Is something wrong with this picture?

It’s a radical idea, but how about we respect ourselves. Let’s recognize the safety of our medicine and the depth of our education.  Let’s trust our colleagues’ professional judgement and open doors rather than close them and let’s stop deferring to those who profit from our love of this medicine.

For additional reading, check out an example.  In this case, I agree with Dr. Morris when he wrote,

To avoid conflicts of interest, no individual who stands to profit from seminars should determine competencies and educational standards, nor should they testify in legislature on behalf of the common good.

(Of course, he was talking about the PT’s when he wrote it, so maybe in this case he doesn’t agree with himself.)

You have until Monday, 9/30, to comment on the NCCAOM’s “proposals.” Does the current CEU arrangement put the public at risk? Are the states incapable of effective regulation?

One more thing — during the great FPD debate, many expressed concern that once the degree was available the NCCAOM could, by fiat, require it for entry level practice. We were assured that would be impossible. Informed by history, it seems very possible indeed.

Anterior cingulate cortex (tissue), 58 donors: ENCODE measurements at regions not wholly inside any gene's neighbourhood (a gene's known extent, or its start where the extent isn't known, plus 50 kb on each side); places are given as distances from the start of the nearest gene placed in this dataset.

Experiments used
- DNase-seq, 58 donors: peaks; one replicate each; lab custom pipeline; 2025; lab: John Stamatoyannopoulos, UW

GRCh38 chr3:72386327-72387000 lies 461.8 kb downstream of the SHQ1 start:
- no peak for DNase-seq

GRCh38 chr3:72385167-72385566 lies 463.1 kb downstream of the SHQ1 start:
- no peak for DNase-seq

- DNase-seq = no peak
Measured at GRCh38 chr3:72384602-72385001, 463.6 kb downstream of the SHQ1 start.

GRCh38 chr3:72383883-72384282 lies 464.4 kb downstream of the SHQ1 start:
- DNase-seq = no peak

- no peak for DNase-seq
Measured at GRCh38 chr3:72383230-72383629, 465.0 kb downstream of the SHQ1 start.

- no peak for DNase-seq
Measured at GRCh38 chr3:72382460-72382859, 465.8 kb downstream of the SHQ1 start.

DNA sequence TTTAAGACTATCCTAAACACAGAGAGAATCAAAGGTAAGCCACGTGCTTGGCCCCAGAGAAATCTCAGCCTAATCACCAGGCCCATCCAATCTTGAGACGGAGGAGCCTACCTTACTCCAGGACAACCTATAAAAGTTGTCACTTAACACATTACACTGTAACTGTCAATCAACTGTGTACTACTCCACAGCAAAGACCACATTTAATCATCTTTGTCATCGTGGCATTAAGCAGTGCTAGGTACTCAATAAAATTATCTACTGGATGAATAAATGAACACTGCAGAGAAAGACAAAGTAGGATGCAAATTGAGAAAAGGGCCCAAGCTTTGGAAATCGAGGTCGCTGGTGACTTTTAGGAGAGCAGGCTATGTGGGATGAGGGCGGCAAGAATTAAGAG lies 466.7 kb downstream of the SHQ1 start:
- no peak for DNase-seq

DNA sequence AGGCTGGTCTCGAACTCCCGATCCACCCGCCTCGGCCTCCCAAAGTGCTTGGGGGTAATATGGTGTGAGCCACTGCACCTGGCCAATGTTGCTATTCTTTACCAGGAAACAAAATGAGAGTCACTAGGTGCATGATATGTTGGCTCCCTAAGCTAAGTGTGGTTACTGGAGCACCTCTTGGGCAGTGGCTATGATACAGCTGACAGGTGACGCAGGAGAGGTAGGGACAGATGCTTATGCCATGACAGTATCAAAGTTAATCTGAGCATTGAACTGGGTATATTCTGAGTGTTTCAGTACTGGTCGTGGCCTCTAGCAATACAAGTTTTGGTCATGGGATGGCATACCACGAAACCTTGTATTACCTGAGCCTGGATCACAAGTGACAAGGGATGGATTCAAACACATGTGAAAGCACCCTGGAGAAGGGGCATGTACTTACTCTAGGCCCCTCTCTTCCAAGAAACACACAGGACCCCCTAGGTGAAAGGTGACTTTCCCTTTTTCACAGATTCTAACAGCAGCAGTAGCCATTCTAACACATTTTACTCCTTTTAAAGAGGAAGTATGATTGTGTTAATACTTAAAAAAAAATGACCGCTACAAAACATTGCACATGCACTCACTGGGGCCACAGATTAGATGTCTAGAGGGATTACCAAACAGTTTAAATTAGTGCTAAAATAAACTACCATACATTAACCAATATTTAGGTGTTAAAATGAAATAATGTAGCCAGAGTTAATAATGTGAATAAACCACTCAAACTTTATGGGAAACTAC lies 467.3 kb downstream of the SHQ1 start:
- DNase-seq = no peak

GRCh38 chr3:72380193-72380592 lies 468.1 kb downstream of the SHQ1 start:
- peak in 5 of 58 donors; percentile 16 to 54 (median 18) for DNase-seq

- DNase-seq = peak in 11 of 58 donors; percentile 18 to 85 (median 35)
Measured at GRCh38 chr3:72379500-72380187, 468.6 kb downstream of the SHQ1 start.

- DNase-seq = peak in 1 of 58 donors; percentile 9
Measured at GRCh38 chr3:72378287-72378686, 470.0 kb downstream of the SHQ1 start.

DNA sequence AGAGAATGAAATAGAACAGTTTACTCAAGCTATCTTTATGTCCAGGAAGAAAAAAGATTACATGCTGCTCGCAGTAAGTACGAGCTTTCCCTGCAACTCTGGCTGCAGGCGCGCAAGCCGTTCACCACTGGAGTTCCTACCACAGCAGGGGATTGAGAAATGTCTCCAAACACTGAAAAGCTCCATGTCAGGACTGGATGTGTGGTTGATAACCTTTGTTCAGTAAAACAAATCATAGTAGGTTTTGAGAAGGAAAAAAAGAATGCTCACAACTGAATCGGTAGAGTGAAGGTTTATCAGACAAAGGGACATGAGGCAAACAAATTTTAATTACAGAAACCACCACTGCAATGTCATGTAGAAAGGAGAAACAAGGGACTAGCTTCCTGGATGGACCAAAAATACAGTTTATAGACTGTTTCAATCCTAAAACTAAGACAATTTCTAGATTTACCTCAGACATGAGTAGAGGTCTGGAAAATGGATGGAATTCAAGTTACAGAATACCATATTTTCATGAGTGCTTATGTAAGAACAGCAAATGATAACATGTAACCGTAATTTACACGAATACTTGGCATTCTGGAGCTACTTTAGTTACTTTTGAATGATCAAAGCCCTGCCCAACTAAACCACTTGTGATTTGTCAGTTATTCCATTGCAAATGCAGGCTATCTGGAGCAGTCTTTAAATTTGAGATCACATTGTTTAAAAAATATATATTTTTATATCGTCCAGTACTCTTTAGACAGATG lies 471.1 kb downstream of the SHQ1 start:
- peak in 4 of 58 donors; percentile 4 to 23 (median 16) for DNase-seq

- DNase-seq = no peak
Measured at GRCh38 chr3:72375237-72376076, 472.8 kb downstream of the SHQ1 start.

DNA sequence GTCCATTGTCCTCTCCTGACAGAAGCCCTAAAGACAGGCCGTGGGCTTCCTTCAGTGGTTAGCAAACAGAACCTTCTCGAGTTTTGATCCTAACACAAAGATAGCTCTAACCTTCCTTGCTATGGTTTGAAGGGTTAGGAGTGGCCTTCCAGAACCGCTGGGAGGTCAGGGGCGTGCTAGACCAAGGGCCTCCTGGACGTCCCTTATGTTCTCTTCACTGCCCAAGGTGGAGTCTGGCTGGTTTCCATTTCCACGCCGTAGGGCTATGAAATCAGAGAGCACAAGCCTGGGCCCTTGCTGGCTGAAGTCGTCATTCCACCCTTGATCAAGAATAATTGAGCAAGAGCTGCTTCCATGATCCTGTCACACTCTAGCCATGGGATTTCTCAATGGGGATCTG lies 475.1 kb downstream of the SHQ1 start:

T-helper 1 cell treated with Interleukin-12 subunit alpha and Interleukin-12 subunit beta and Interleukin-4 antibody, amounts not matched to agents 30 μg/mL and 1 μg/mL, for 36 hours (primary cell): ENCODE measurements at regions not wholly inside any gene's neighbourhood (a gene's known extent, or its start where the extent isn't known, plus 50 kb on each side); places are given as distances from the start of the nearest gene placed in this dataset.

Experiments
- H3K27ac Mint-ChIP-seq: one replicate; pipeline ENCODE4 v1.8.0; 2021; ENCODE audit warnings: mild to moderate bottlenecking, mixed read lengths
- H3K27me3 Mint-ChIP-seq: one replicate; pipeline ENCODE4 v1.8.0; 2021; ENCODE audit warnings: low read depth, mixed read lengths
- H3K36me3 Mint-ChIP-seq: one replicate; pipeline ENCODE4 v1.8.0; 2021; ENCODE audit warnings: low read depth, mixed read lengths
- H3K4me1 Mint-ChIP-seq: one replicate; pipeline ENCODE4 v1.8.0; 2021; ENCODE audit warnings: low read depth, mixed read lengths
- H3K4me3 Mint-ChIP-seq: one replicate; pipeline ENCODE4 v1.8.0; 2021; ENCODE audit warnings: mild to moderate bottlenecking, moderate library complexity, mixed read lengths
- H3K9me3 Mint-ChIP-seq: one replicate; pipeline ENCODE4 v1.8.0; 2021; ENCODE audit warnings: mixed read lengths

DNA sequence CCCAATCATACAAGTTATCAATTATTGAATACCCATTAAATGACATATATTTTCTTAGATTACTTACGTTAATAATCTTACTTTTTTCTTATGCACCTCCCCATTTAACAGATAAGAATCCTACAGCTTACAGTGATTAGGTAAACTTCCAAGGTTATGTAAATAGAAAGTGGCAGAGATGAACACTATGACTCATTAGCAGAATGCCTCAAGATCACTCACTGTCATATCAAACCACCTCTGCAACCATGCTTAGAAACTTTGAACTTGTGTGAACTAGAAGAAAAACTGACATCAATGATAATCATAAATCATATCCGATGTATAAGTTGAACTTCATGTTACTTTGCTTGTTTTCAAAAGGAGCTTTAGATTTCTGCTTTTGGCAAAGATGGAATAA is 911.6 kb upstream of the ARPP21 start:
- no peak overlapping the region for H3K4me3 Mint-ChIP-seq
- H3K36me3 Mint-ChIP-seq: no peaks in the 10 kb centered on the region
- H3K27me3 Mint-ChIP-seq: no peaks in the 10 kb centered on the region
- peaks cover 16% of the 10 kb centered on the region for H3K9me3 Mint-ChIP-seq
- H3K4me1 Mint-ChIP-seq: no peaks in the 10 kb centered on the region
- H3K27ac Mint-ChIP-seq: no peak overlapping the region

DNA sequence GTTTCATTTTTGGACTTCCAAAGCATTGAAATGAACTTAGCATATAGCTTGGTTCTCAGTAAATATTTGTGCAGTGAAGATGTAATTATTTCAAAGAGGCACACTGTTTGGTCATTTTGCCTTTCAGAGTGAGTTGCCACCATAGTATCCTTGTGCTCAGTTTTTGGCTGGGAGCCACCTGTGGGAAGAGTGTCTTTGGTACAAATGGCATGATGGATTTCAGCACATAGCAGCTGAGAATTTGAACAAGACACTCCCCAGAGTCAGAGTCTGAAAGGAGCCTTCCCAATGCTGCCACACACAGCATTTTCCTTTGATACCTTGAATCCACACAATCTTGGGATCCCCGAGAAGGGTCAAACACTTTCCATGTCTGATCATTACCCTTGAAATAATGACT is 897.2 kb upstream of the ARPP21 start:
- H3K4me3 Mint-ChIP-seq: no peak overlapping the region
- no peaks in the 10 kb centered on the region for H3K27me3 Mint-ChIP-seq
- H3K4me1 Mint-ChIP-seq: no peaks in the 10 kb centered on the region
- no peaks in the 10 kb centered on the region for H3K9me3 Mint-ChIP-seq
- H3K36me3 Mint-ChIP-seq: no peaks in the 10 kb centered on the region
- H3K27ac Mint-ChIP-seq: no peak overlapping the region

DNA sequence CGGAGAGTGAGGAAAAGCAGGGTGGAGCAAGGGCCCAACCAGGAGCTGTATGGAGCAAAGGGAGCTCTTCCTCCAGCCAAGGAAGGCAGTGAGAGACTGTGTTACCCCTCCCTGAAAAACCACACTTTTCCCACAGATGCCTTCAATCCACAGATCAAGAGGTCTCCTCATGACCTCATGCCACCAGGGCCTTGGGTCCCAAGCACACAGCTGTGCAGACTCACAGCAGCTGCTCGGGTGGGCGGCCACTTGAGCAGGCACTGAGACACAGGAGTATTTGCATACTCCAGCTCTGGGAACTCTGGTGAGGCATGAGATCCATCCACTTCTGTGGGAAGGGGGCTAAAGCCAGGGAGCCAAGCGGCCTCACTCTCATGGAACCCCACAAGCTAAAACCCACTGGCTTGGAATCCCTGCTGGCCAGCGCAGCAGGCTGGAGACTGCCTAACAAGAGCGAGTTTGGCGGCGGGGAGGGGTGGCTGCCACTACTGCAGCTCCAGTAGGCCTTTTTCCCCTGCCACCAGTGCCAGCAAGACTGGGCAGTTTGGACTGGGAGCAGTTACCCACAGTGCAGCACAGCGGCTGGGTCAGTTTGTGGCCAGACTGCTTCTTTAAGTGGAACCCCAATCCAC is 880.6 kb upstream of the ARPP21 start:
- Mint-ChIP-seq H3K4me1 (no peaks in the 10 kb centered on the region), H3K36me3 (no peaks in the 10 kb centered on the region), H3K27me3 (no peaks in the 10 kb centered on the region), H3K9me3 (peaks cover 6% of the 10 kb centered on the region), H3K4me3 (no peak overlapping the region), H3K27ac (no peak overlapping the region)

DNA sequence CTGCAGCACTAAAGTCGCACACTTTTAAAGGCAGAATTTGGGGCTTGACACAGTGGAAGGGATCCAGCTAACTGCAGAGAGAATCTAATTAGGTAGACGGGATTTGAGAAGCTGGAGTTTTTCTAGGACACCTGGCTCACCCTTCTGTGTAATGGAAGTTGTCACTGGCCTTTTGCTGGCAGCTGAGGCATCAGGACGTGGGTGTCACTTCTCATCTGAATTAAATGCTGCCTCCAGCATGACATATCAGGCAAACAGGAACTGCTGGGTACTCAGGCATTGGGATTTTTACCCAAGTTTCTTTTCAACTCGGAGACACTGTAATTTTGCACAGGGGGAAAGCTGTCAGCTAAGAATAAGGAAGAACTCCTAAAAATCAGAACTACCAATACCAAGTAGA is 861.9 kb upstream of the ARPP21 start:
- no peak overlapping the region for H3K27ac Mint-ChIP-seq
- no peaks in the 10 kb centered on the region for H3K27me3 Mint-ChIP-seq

Culture and Access…. and, a loss.

A colleague recently posted a question related to a book of acupuncture case studies from China — “I was wondering if anyone could provide some insight into why the book lists only a handful of points used in their treatments and why the practitioners I’ve seen from China use many many more?  Does anyone have the back story of this book? …. 

 They also consider one course of treatment: 10-15 treatment daily with 2-3 days off. 

 In one of the cases they listed 30 daily treatments until some improvement was noticed…i find that amazing!  Here in the US if there’s no change in 5-8 treatments they’re done.